The U.S. media's peculiar (albeit predictable) response to President Donald Trump's successful assassination of Iranian general Qassem Soleimani continued on Monday during their coverage of the terrorist's funeral in Tehran.
NPR had reporters on the ground covering the "historic day" and attempting to dispel claims that the grief on display in the streets of the Iranian capital was in any way "coerced" by the authoritarian regime.
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Moments before the "Death to America" chants began. pic.twitter.com/hHzkfZ042f
— Mary Louise Kelly (@NPRKelly) January 6, 2020
Michael Barbaro of the New York Times highlighted the "amazing images and audio" from the NPR team. Several hours earlier, Barbaro posted a bizarre podcast interview with Times reporter Helene Cooper in which Cooper lamented that the U.S. military was "tragically … very good" at killing people.
Listening now and this line just floored me: "This is something that the American Defense Department, quite tragically almost, is very good at doing: we know how to kill people." Sorry, what? The tragedy would be if our military were very bad at killing people! https://t.co/jlc0FNit7d
— Lachlan Markay (@lachlan) January 6, 2020
ABC News's Martha Raddatz donned a (mandatory) headscarf and walked among the "massive and emotional" crowds of mourners. She declared that the Iranian people were "united against America."
"A powerful combination of grief and anger, with shouts of 'death to America' echoing through the streets around us." https://t.co/Ho2Tizj1C6@MarthaRaddatz reports live from Iran. pic.twitter.com/kFrcKycwSg
— Good Morning America (@GMA) January 6, 2020
The Associated Press published a touching piece on Ayatollah Ali Khamenei's "rare display of emotion" at the funeral of the terrorist general "with whom he shared a deep bond." The AP noted that the Iranian despot's "voice cracked under the weight of the moment" as he "cried openly" while mourning the death of his friend.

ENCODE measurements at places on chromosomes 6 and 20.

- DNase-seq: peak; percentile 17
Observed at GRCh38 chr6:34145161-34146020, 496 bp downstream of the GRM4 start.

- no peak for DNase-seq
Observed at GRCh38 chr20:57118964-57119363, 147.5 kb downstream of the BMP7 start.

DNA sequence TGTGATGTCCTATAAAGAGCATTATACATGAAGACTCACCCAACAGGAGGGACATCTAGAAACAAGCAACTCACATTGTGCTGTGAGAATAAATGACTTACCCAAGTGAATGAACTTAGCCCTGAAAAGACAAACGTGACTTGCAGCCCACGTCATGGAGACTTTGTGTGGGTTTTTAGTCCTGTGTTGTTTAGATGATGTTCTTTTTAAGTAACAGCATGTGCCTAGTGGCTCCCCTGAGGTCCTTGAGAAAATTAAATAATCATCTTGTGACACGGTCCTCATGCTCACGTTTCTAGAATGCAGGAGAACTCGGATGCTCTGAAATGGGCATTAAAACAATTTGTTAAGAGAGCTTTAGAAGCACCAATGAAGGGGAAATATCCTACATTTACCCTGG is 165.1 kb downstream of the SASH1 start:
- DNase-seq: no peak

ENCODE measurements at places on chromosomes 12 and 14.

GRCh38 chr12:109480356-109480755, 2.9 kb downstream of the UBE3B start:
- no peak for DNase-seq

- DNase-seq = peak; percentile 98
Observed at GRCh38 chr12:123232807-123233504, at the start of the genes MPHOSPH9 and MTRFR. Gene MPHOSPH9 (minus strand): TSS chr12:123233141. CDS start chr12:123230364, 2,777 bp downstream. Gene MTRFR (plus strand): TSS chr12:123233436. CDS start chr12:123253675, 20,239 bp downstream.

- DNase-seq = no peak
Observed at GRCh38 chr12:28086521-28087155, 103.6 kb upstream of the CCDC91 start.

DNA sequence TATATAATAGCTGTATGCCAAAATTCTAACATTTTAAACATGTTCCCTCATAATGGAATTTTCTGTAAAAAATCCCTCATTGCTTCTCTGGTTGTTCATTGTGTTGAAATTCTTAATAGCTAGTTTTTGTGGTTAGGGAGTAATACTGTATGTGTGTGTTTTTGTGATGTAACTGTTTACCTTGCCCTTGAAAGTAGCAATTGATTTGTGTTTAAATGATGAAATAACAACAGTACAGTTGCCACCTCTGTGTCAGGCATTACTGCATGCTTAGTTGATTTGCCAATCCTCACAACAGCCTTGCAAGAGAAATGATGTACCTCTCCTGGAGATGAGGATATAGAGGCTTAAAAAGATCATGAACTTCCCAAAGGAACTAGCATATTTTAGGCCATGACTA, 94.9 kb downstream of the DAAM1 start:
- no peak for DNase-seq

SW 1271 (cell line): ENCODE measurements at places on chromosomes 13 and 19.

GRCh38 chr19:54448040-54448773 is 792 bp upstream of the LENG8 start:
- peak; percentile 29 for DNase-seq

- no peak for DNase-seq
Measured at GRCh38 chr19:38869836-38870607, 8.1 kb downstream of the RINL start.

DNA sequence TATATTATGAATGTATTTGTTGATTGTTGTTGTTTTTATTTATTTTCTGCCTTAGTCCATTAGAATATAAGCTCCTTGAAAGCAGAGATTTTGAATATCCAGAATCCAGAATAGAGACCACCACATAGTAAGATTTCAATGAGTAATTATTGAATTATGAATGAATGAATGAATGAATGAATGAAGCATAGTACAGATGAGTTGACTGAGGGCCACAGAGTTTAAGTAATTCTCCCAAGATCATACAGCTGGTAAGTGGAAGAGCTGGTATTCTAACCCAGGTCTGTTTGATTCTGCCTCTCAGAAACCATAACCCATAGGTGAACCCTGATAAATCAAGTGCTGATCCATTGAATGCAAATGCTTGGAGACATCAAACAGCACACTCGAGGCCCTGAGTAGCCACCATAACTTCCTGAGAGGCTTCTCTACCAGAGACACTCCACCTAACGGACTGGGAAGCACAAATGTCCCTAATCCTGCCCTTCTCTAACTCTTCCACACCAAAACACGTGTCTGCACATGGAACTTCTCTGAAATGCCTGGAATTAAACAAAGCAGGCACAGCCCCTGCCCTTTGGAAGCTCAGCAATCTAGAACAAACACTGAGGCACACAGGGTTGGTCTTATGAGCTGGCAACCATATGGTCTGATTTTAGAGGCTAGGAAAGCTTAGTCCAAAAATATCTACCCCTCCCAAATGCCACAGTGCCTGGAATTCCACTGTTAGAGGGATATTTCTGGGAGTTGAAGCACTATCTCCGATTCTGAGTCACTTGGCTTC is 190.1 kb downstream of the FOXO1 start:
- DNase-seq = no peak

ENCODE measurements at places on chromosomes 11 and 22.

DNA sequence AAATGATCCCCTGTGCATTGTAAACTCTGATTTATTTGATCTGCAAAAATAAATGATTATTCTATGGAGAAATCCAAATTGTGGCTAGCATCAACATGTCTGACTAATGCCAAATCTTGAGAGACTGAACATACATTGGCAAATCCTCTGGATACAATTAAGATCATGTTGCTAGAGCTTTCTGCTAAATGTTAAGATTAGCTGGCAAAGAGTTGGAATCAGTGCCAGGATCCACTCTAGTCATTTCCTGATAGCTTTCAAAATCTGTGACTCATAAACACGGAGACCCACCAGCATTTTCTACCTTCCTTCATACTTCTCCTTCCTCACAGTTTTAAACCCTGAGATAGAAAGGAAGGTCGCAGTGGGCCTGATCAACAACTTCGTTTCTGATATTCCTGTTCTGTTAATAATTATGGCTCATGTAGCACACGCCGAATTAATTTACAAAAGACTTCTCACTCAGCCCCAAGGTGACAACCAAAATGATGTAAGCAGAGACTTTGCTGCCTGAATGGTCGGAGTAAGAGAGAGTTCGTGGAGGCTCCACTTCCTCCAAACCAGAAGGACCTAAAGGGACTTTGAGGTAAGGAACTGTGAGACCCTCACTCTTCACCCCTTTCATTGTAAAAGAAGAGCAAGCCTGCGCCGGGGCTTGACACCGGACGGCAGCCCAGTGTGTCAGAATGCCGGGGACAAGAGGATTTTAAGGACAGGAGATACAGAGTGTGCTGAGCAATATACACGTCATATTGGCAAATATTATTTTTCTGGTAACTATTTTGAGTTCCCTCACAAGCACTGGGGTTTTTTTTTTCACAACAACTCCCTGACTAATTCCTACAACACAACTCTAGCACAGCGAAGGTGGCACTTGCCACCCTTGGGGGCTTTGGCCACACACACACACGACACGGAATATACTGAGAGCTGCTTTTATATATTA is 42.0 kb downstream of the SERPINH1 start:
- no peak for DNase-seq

Some journalists did not let the somber occasion stop them from sharing "sick burns" aimed at President Trump. Washington Post national security reporter Missy Ryan, for example, took a break from reporting to retweet a photo comparison of the crowd of mourners in Tehran and the crowd in attendance at Trump's inauguration.
A wapo natsec columnist RTing this is why media employers will soon be forced to stop all of you from tweeting anything that’s not a link to your own edited and curated work. pic.twitter.com/Z2CE7XuXJx
— Noah Rothman (@NoahCRothman) January 6, 2020
Meanwhile, one of Ryan's colleagues at the Post published a deeply reported story on the Soleimani strike that appeared to contradict initial reporting that suggested the decision to target the Iranian general—who was personally responsible for the deaths of American soldiers in Iraq—was made impulsively by a president eager to start a third world war.
Story yesterday: Soleimani strike was an oddball option that DOD wasn't serious about, but crazy man Trump picked it, shocking everyone.
Story today: Soleimani strike was months in the making, all to get Trump to finally say "yes."
Pay for journalism, folks. It's important. https://t.co/73Lon4cj4f
— Gabriel Malor (@gabrielmalor) January 6, 2020
Additionally, the New York Post provided some useful reporting on the Soleimani funeral by publishing photos of what was alleged to be the dead general's casket lying across a row of seats on a passenger jet.
— New York Post (@nypost) January 6, 2020